Between the daily increase in cases and the reopening of the economy, Bogotá is preparing itself
In Colombia the pandemic has grown at a slower pace than in neighbouring countries, but with the partial reopening of the economy the daily number of cases has also increased.
When compared with other countries in the region, it seems that Colombia has managed to slow down a little the growth of the COVID-19 pandemic in its territory. While to date Colombia reports 16,295 confirmed cases, Brazil has 257,396, Peru 94,933, Chile 46,059 and Ecuador 33,582.
This could be partially explained by the fact that Colombia has had a low level of testing, compared to other countries in the region and also in relation to the size of its population. Despite the fact that, according to the National Institute of Health, Colombia has a declared capacity to process 13,607 samples per day - unequally distributed throughout the territory - the real processing capacity is limited by the availability of reagents and equipment in each laboratory on a daily basis. As a result, Colombia has actually been processing around 5,500 tests per day.
So far, keeping roughly the same number of tests analyzed per day, Colombia has stayed below the 1,000 daily cases reported, but as the days go by it is getting closer to a thousand: yesterday the INS reported 721 new confirmed cases.
That might indicate, rather, that in Colombia the pandemic has grown less visibly, rather than growing less, or that as sectors of the economy have opened up - construction, heavy industry, computer products, coal, bookstores and various manufacturing sectors - the growth in contagion has been pronounced.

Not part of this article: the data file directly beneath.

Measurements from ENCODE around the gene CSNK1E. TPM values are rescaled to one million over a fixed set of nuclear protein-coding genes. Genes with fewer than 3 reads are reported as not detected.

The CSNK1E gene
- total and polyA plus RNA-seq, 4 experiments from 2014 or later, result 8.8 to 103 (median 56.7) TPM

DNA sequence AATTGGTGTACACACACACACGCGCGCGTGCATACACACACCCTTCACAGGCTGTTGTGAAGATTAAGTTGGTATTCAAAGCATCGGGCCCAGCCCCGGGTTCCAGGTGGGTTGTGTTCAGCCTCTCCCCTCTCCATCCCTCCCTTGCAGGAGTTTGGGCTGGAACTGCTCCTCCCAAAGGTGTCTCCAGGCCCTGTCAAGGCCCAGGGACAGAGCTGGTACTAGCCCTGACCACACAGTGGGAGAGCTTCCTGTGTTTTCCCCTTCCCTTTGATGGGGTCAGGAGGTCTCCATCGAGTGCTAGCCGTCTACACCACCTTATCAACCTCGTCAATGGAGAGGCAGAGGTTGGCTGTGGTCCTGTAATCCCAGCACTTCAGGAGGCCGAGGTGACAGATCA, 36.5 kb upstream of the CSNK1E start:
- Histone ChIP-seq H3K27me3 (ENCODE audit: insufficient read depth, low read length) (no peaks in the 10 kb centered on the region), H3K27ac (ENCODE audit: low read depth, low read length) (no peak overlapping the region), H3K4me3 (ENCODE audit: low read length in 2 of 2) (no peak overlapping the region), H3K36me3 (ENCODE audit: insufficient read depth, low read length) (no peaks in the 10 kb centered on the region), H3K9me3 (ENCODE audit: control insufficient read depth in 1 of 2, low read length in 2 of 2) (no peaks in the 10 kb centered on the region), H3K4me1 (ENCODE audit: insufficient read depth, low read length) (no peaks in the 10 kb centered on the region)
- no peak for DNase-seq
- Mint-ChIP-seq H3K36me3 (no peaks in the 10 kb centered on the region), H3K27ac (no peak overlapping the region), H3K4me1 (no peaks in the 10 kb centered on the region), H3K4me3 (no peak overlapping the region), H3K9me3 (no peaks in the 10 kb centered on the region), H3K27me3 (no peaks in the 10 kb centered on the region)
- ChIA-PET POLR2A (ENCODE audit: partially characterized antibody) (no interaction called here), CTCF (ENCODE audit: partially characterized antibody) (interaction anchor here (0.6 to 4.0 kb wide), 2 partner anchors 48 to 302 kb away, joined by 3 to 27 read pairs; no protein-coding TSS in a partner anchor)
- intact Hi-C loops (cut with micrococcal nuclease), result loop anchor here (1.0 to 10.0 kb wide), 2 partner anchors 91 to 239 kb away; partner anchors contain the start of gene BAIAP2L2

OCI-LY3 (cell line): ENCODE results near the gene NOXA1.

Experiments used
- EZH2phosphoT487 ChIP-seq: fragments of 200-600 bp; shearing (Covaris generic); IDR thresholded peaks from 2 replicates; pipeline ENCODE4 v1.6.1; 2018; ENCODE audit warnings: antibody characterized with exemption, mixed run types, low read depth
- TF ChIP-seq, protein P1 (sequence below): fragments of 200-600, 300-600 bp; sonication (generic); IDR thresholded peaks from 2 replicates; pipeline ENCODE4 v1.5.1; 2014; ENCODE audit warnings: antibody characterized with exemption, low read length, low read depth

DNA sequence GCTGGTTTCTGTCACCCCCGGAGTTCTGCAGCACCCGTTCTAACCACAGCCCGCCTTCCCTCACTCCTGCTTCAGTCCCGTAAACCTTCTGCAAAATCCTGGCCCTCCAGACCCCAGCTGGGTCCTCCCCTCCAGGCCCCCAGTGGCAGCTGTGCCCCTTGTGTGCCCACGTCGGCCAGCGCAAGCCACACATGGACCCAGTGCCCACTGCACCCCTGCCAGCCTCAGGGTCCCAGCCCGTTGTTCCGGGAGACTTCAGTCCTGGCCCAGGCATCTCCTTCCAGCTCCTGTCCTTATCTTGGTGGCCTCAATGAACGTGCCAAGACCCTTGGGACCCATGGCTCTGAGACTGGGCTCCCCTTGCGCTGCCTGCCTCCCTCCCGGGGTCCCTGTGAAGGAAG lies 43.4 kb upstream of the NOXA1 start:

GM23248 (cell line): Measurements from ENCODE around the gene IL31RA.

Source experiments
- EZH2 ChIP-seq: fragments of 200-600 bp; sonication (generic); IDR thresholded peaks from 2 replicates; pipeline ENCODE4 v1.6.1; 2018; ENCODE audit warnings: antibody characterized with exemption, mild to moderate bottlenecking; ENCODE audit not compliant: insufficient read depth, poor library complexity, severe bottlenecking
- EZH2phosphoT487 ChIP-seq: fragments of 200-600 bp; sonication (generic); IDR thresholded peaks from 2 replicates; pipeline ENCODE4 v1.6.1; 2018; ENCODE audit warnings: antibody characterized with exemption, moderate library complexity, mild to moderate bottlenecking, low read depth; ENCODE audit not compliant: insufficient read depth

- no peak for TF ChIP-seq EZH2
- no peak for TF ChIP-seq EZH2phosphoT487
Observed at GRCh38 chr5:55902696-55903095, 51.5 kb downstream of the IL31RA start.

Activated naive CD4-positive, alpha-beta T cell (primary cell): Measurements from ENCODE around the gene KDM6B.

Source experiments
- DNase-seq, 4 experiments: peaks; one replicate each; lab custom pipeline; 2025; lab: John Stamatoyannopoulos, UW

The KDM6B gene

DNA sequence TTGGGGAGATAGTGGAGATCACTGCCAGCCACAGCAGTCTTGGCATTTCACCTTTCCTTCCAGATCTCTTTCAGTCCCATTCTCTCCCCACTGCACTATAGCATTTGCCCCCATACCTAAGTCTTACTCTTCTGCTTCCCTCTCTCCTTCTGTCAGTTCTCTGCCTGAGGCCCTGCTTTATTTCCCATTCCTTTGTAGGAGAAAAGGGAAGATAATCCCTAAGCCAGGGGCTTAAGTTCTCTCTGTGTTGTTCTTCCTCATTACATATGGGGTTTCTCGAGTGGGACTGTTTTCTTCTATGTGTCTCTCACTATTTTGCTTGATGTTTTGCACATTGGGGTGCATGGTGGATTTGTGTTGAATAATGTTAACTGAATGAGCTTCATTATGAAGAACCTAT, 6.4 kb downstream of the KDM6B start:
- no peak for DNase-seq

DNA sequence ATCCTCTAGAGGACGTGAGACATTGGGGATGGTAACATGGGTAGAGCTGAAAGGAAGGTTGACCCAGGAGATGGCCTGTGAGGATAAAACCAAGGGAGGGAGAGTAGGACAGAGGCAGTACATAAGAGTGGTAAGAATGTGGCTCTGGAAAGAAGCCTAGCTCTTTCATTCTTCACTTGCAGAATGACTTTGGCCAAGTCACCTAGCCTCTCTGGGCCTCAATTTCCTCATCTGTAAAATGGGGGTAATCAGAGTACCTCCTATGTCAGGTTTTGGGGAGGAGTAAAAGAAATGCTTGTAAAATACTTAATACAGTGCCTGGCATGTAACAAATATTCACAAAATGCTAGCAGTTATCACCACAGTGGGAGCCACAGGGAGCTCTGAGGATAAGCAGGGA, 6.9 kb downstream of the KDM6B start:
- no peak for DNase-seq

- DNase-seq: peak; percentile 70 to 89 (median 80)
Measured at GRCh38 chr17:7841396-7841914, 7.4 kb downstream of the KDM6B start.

Just as testing capacity is unevenly distributed across the country, so too has the number of confirmed infections.
Bogotá, the country's capital, is where the highest number of infections is concentrated. As of May 18, of the 16,295 cases confirmed in Colombia, Bogotá accounted for 5,720 of them.
This must also be seen in proportion to the size of the population -Bogotá has more than 7 million inhabitants- and the capacity that the city has to take care of its convalescents. In contrast, Leticia - the capital of the Amazon department in Colombia - has proportionally five or six times more infections, with 50,000 inhabitants. It would not be impossible for Leticia to face a similar circumstance to that of Iquitos nowadays.
The further development of the pandemic in Colombia will depend, among other factors, on the behavior of the population, which in Bogotá has been very uneven throughout the city and, not surprisingly, is crossed by economic and educational variables.
In the midst of this uncertainty, Bogotá has already put into operation a resource that could make a significant difference between life and death for thousands of people: the opening of a huge temporary hospital in the city's largest convention centre.
Corferias, where the second largest book fair in Latin America is usually held, has already begun operating as a temporary hospital for the treatment of people with mild and intermediate conditions and without COVID-19.